Damning statistics set to be revealed on the state of social care have prompted a representative group to call for urgent national talks to tackle the crisis.
The Independent Care Group says reported figures reveal how overdue action is to tackle care of our oldest and most vulnerable citizens.
The group’s chair, Mike Padgham said: “We have been arguing for years that social care across the country is in crisis. Generations of under-funding, exacerbated by the economic downturn have left the care of our oldest and most vulnerable citizens in tatters.
“Millions of pounds have been cut from social care by cash-strapped local authorities in recent years and it is inevitable that standards are going to fall and providers leave the sector.
”These statistics from the inspection body make grim reading, but unless we can bring reform to social care, the situation is going to get worse.”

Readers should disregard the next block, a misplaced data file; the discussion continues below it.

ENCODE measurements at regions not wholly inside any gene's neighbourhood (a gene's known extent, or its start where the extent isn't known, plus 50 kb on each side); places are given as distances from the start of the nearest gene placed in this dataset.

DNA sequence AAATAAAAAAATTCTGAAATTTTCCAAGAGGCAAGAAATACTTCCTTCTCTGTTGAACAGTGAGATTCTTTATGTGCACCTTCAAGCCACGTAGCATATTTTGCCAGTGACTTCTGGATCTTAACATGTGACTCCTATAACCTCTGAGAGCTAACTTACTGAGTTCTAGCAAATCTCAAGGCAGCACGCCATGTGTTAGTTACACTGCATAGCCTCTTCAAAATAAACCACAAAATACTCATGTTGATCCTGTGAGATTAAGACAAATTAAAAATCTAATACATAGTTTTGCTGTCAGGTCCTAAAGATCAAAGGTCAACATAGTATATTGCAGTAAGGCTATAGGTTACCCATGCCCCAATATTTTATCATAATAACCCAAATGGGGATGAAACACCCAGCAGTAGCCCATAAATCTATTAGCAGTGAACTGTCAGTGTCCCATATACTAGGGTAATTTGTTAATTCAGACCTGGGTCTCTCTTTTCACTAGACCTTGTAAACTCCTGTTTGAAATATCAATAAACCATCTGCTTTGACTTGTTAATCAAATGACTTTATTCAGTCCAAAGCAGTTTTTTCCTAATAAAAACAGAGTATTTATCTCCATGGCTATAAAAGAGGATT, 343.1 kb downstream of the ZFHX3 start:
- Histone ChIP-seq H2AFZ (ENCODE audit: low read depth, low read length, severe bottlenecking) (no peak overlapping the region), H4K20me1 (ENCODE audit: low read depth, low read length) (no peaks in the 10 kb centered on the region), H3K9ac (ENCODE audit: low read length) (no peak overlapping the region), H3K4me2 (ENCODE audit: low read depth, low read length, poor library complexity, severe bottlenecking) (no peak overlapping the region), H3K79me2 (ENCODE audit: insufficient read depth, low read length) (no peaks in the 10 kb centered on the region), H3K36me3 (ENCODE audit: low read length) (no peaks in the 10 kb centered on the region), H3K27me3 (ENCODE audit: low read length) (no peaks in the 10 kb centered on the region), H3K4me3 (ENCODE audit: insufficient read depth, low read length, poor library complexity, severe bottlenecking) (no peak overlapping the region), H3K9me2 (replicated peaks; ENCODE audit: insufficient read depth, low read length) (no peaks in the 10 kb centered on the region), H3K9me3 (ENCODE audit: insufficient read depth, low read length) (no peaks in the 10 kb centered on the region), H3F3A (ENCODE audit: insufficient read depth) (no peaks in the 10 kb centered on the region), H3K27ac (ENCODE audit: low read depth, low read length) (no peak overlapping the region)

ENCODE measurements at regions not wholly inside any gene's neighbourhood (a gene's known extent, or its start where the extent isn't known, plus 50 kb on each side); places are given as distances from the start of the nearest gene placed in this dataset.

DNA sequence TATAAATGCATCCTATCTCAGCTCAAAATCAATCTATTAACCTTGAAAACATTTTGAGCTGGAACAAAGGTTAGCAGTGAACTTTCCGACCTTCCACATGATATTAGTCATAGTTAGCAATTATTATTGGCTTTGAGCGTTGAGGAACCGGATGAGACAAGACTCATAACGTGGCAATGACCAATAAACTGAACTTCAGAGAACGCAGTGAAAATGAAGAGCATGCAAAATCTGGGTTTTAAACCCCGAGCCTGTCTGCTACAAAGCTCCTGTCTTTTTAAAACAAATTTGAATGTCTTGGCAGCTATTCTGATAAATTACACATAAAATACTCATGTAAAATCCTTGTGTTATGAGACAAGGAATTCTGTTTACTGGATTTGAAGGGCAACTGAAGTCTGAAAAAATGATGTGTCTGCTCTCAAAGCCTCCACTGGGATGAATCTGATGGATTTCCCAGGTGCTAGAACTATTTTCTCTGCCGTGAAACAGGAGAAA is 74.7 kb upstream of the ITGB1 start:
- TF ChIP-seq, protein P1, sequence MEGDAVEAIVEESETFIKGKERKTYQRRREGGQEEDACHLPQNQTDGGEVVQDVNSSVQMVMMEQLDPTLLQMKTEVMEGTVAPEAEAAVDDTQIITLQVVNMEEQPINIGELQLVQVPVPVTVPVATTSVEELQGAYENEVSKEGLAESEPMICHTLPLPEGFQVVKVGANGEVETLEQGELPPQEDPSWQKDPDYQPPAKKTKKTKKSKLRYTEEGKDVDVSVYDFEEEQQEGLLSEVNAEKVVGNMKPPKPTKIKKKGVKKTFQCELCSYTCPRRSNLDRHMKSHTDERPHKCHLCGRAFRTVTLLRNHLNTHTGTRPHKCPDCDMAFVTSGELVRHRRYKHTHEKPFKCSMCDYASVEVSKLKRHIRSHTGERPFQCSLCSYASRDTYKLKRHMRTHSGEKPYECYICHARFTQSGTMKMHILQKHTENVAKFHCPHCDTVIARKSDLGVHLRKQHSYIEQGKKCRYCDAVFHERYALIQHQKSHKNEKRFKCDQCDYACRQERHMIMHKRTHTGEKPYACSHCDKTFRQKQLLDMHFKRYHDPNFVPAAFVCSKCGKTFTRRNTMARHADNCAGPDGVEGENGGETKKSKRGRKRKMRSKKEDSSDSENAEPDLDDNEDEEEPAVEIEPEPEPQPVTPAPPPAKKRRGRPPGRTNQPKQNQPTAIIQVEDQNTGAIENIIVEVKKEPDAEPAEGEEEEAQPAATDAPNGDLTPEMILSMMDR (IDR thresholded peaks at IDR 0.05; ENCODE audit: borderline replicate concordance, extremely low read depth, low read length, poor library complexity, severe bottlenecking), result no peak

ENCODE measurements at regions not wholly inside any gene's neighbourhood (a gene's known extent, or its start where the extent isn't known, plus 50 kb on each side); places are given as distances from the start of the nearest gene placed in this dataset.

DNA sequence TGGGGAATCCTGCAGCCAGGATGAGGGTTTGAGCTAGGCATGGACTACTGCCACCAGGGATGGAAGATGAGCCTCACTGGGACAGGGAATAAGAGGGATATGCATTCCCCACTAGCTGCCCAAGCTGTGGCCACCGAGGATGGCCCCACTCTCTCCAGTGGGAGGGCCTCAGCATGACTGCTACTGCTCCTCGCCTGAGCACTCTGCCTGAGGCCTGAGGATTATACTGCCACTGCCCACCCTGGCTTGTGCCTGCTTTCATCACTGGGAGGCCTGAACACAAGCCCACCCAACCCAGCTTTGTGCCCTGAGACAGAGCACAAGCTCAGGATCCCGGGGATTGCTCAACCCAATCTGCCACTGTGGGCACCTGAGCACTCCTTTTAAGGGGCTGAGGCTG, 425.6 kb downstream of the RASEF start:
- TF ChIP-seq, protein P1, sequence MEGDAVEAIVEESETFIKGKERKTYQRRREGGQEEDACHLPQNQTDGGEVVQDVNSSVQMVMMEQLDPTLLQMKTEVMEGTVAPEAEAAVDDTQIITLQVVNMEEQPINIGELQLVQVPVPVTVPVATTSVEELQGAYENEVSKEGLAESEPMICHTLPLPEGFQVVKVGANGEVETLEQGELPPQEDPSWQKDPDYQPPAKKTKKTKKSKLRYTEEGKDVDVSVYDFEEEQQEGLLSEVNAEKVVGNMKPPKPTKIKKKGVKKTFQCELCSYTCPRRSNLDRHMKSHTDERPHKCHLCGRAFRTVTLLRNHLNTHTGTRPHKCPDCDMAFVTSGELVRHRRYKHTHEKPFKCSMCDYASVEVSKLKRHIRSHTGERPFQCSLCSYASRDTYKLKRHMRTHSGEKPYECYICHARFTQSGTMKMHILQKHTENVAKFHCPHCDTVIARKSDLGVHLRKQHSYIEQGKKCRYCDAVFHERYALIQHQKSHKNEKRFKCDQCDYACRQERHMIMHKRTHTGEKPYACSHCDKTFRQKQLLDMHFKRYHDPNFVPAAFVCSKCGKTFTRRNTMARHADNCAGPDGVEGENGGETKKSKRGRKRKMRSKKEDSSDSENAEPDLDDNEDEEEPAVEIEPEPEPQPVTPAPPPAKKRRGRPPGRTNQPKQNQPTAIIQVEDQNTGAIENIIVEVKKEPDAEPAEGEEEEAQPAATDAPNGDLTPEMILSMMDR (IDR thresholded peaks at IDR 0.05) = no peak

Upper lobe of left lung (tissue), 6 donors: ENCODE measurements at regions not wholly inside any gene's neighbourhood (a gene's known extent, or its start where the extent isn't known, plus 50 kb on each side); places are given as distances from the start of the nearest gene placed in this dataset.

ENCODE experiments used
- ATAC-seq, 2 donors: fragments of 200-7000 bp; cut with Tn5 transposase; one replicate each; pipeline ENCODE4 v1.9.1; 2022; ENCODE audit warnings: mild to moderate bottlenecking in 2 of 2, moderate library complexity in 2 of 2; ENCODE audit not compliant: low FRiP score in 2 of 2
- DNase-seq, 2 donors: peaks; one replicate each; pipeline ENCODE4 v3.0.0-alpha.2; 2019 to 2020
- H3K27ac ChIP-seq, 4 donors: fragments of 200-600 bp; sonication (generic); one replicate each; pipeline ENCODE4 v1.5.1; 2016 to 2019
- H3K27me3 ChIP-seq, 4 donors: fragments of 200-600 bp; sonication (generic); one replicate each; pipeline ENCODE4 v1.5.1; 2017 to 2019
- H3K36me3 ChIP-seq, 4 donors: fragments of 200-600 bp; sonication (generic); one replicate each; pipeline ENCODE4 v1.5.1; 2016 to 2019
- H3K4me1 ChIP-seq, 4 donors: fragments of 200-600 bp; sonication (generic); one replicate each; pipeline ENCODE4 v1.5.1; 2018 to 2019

Mr Padgham was speaking ahead of the publication of the Care Quality Commission’s annual state of care report. Figures reported in the media suggest that more than half of health and social care providers rated “inadequate” or “in need of improvement” at a CQC inspection either stayed the same or got worse when they were inspected again.
“Everyone takes a share of the blame for what is going wrong – Government, local authorities, providers and the public and we have to work together to resolve it,” Mr Padgham added.
“We have to get round the table and look at how we provide better care for people. If that means merging NHS and social care and if that means we have to look at raising more through taxes or National Insurance, then so be it – people are suffering and this cannot be allowed to go on.”
Earlier this year the Independent Care Group warned that the impact of the National Living Wage had contributed to grave fears about the future amongst its membership. Asked about the future, two per cent of those surveyed by the ICG feared they would close within a year, five per cent within two years and 10 per cent within three years.